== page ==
So, how to relieve some of the burden? While screening asymptomatic straight men may not make a huge difference in preventing their partners from getting STIs, educating them and encouraging them to have one-on-one conversations with their doctor about the risks of getting STIs and how to prevent them might be effective, says Dr. Bradley Anawalt, a UW Medicine endocrinologist and men’s health doctor who specializes in male infertility and low testosterone.
Although men in general don’t go to the doctor as often as women, they do come in when they’re experiencing problems with sexual function, Anawalt says. Plus, new, effective therapies for things like erectile dysfunction and low libido and are leading more men to seek medical help.
“Many of us doctors, in part because we haven’t been trained or thought about it, miss these opportunities to talk to men about prevention of STIs. It’s a perfect time: They’re coming in for symptoms related to sexual function. I point the finger at us in the medical profession for not having fully taken advantage of that,” he says.
Additionally, some infected men have symptoms that they ignore or whose significance they don’t understand. Still others seek care but are unlucky enough to see doctors or clinics with limited understanding of STIs, Handsfield says.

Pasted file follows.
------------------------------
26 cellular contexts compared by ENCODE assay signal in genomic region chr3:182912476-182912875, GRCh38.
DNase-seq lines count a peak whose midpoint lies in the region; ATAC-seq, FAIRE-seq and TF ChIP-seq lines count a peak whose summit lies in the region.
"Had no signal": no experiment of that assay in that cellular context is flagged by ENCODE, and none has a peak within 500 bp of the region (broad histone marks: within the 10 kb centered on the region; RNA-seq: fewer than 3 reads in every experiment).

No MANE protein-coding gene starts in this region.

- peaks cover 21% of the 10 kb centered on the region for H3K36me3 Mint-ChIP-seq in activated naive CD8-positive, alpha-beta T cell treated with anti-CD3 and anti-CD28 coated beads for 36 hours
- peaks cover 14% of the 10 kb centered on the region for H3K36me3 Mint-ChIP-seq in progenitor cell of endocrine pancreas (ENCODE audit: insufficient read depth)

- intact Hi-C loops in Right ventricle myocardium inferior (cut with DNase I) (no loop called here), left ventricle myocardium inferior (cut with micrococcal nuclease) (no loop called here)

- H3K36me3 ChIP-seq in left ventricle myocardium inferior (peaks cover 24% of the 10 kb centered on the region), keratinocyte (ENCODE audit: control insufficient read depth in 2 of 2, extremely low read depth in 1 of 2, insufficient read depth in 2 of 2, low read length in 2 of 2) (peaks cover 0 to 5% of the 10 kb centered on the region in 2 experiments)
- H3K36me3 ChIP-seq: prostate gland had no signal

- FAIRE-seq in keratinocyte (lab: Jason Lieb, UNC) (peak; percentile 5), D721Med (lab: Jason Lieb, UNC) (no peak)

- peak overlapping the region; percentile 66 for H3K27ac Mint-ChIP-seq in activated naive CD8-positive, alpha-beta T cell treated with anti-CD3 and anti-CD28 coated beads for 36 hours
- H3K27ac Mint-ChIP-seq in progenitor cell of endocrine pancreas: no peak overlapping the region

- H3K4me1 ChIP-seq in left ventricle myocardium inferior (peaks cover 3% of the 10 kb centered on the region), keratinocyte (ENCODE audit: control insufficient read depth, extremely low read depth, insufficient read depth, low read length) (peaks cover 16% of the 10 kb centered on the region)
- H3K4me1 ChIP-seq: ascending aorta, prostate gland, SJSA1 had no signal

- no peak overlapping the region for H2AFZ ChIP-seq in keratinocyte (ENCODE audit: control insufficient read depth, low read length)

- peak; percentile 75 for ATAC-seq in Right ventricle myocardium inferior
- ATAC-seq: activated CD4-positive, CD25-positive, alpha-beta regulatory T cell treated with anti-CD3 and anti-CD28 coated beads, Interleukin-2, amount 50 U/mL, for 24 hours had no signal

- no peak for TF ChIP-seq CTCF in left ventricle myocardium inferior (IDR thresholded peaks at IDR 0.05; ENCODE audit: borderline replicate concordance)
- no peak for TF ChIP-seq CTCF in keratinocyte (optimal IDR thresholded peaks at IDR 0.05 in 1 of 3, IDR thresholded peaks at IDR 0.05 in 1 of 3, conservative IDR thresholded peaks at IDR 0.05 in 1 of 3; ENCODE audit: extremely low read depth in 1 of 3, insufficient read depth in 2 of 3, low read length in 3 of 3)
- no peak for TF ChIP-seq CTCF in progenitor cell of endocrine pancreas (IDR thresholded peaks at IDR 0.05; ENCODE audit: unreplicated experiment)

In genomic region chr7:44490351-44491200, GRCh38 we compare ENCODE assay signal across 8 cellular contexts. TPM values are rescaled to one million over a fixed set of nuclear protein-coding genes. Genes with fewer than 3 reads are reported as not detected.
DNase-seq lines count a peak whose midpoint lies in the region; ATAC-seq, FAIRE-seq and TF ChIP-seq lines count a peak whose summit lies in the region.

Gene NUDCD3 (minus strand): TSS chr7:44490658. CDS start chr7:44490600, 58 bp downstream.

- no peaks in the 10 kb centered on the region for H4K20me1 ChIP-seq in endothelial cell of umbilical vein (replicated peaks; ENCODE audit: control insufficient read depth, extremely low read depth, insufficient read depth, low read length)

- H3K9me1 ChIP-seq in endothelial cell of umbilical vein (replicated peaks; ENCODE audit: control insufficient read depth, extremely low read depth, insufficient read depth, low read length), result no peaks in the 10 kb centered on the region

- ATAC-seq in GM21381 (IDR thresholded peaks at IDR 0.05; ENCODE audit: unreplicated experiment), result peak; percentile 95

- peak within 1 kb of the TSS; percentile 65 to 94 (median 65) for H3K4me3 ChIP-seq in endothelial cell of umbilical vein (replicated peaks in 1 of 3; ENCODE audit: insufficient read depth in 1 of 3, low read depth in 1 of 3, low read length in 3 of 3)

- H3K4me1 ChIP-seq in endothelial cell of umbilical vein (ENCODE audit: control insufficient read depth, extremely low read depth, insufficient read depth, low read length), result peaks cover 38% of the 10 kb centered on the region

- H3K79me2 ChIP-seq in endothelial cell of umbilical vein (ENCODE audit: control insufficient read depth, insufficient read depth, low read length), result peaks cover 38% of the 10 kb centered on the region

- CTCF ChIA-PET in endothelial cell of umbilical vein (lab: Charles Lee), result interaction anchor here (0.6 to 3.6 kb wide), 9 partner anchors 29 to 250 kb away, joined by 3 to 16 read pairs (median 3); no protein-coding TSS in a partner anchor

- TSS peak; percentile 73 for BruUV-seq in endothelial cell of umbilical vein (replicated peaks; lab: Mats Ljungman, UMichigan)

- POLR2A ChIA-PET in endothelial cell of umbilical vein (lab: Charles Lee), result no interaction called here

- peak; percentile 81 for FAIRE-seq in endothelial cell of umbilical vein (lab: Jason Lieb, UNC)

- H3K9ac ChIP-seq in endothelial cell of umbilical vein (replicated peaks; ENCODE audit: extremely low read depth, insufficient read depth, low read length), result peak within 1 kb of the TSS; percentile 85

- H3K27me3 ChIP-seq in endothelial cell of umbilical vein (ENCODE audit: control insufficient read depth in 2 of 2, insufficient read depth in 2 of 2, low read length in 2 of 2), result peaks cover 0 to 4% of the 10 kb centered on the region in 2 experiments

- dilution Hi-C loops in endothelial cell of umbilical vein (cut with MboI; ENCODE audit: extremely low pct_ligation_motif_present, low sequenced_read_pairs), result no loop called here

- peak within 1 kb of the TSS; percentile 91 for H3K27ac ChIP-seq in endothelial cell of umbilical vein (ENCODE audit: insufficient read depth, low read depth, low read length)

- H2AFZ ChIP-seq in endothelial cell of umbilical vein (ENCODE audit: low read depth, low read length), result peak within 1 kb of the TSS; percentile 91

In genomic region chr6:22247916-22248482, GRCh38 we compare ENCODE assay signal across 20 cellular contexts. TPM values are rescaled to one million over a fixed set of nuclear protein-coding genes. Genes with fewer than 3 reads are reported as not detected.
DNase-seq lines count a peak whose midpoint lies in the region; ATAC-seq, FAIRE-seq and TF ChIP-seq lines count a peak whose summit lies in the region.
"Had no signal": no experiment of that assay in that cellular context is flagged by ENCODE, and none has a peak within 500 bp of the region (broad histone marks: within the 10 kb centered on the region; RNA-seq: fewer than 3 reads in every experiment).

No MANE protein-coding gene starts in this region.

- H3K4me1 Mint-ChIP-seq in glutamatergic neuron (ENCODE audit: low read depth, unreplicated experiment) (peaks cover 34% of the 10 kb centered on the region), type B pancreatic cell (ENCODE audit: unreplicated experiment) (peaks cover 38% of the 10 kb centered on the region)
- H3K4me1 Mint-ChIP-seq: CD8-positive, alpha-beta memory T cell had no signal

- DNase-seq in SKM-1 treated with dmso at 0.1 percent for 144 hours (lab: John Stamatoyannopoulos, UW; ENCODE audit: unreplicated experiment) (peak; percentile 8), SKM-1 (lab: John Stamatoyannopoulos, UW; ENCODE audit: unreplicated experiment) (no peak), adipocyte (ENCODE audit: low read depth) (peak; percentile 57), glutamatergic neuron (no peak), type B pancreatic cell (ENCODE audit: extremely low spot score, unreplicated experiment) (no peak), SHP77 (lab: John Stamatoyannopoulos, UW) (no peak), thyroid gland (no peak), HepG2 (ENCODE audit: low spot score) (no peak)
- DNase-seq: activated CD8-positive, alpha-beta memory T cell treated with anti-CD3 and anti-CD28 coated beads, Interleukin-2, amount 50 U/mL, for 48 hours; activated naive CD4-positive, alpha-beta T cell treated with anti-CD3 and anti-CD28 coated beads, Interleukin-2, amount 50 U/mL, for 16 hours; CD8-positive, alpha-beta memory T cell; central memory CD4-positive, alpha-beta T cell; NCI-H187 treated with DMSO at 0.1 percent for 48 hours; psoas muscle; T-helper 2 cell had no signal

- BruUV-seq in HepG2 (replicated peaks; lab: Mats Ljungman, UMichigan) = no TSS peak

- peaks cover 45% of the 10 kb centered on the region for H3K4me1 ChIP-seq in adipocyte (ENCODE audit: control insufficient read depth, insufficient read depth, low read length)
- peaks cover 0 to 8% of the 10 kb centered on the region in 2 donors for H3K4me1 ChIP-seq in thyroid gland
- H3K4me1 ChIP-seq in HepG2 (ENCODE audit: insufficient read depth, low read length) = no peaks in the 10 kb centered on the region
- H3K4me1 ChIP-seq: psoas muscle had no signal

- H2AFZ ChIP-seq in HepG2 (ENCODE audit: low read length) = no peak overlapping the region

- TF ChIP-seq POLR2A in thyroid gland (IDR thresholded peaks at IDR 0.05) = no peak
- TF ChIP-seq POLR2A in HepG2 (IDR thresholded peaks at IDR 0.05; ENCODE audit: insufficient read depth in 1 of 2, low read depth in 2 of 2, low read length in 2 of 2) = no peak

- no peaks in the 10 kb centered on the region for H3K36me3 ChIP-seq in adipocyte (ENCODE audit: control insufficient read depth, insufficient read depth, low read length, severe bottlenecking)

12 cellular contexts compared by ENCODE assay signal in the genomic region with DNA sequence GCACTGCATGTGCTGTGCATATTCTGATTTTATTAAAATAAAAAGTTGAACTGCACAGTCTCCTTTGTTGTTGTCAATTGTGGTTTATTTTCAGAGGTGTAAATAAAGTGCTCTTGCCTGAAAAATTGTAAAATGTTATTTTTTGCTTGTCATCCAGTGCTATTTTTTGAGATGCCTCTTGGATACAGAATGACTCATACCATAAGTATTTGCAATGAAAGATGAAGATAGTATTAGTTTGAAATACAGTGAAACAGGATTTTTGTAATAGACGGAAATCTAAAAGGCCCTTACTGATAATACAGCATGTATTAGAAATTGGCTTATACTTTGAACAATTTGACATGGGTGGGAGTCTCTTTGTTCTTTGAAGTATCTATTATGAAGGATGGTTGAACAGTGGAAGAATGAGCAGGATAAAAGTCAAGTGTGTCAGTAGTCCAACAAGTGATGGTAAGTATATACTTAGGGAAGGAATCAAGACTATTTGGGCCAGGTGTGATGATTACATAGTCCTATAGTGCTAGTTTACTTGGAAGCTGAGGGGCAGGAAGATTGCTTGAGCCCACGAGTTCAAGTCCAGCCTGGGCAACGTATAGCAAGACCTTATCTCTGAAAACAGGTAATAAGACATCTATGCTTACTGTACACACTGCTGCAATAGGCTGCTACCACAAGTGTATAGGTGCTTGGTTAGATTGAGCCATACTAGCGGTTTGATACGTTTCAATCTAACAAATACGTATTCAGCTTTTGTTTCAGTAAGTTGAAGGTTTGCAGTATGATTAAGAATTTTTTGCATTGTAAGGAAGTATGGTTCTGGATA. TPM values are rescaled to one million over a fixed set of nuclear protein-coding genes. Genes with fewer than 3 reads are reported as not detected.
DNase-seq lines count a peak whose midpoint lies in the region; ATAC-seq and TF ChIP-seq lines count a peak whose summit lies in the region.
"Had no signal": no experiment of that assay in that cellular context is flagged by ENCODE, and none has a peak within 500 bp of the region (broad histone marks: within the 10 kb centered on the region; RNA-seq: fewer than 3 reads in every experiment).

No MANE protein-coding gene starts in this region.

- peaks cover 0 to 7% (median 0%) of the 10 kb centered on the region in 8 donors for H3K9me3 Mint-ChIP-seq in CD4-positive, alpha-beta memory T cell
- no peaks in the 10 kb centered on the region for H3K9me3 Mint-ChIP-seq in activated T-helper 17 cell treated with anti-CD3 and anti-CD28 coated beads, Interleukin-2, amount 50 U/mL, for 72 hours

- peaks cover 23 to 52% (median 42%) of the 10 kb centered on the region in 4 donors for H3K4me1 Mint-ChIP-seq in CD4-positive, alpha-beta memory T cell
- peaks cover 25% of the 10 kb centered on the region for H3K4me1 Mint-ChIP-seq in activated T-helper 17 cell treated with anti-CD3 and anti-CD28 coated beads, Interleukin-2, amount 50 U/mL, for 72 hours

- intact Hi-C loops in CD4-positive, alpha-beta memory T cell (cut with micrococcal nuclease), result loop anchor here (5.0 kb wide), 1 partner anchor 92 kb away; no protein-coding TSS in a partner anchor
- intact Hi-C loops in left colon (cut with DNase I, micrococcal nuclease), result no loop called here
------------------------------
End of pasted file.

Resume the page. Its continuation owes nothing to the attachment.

“Educating men about STI symptoms and improved training by healthcare providers likely would be more productive than increased screening of asymptomatic men,” he says.
STIs in women often go unnoticed
Though men can get an STI without symptoms, women are overall more likely to.
Part of this is due to biology, Handsfield says. It’s a lot easier to notice physical symptoms like sores or swelling on a penis than in a vagina — even for doctors.
“The laboratory tests for STIs are just about as good in women as in men, but the clinical examinations don’t work quite as well,” he says.
Even if a woman does have symptoms, there’s no guarantee she’ll recognize what they mean. STI symptoms are often vague, including things like pain while peeing or during sex, increased vaginal discharge and bleeding between periods — all of which can point to any number of other conditions, such as a yeast infection.
Making things even more complicated is the fact that some variations in vaginal wetness, smell or things like mild itching can be completely normal, which can make it difficult for someone to know if they should see a doctor or not.